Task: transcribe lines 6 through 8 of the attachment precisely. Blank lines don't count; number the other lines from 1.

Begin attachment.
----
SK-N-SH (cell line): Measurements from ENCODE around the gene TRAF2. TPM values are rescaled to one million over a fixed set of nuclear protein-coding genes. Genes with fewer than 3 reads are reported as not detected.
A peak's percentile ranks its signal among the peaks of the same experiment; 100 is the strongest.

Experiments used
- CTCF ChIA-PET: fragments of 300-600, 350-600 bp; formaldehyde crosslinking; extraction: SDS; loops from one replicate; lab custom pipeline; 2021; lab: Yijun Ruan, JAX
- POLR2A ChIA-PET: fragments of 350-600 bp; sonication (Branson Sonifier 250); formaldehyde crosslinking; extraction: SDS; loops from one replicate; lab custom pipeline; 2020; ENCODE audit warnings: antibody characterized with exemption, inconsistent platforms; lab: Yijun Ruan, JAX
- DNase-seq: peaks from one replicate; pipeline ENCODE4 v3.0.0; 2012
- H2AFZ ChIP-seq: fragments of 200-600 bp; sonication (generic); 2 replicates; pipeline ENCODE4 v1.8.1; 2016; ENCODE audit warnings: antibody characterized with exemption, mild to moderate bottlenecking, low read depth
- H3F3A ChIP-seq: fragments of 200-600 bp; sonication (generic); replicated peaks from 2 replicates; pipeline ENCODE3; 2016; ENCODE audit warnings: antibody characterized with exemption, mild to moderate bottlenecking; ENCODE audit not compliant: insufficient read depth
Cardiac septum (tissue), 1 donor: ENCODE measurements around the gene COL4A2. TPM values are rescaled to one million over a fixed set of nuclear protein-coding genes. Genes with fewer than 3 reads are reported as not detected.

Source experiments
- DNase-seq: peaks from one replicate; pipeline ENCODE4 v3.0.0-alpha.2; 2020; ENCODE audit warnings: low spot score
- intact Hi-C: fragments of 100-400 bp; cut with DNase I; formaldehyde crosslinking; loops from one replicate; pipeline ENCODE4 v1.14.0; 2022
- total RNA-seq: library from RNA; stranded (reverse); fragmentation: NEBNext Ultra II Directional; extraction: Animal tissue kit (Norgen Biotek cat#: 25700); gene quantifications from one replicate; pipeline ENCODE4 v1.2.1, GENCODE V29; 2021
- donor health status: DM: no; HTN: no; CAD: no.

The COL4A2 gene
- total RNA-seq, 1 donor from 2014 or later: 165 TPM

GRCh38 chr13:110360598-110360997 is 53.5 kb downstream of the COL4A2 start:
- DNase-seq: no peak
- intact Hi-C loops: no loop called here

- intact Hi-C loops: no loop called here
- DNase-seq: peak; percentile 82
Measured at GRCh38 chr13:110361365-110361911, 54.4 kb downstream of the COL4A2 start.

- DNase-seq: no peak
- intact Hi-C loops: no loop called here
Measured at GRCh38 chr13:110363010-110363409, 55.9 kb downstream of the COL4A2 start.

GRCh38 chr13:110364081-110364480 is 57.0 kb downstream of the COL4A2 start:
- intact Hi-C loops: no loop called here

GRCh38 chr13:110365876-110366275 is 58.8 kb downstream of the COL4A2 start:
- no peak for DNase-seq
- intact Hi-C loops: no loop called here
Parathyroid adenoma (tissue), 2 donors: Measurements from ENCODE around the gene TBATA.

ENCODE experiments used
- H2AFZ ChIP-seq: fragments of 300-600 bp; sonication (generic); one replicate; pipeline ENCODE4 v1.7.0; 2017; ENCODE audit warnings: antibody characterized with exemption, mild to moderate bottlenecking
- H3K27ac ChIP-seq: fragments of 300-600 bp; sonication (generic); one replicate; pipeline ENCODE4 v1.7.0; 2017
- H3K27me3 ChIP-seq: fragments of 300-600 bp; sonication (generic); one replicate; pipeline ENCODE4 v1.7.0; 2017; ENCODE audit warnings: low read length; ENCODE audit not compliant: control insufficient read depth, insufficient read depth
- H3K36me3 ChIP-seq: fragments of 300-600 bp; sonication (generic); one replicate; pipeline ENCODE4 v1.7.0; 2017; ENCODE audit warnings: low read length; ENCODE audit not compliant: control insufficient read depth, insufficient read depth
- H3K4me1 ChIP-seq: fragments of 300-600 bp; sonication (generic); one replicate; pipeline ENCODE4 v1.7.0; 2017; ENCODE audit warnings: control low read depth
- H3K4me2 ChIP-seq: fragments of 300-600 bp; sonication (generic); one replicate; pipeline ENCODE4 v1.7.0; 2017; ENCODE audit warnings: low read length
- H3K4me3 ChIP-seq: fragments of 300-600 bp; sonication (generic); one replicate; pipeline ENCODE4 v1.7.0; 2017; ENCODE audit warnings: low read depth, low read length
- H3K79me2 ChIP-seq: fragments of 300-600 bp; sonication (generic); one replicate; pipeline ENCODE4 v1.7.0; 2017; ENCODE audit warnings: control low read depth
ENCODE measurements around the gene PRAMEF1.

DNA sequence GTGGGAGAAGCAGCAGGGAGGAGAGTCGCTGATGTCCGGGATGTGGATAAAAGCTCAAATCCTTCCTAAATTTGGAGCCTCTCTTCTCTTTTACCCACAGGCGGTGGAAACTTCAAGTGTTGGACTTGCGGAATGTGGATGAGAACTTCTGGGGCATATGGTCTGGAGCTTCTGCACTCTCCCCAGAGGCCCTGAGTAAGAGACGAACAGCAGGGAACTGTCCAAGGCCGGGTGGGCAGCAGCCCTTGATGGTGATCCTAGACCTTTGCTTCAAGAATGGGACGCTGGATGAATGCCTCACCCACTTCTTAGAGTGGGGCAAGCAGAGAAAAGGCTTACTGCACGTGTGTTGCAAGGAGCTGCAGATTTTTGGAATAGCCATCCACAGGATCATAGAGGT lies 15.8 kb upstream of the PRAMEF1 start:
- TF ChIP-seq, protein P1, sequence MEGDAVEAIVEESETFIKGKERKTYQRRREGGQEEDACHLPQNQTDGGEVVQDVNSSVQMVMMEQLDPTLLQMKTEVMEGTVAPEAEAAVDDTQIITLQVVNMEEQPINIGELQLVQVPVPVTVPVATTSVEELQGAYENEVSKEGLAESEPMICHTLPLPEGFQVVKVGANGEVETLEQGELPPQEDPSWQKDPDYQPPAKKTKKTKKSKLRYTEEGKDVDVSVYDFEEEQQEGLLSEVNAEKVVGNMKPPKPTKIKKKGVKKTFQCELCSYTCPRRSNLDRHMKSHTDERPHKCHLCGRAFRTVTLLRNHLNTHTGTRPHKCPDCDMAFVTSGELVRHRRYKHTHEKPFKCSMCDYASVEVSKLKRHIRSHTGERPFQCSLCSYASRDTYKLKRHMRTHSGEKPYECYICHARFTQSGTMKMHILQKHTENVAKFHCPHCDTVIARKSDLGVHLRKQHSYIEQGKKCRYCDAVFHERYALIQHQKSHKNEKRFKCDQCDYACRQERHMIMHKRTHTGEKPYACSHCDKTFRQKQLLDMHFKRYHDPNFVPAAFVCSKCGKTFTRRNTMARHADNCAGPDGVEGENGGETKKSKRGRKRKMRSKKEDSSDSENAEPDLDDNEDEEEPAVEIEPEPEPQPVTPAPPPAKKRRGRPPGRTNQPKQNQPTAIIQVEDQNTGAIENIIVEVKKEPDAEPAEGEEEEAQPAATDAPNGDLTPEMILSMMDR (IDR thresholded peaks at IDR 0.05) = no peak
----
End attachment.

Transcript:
- DNase-seq: peaks from one replicate; pipeline ENCODE4 v3.0.0; 2012
- H2AFZ ChIP-seq: fragments of 200-600 bp; sonication (generic); 2 replicates; pipeline ENCODE4 v1.8.1; 2016; ENCODE audit warnings: antibody characterized with exemption, mild to moderate bottlenecking, low read depth
- H3F3A ChIP-seq: fragments of 200-600 bp; sonication (generic); replicated peaks from 2 replicates; pipeline ENCODE3; 2016; ENCODE audit warnings: antibody characterized with exemption, mild to moderate bottlenecking; ENCODE audit not compliant: insufficient read depth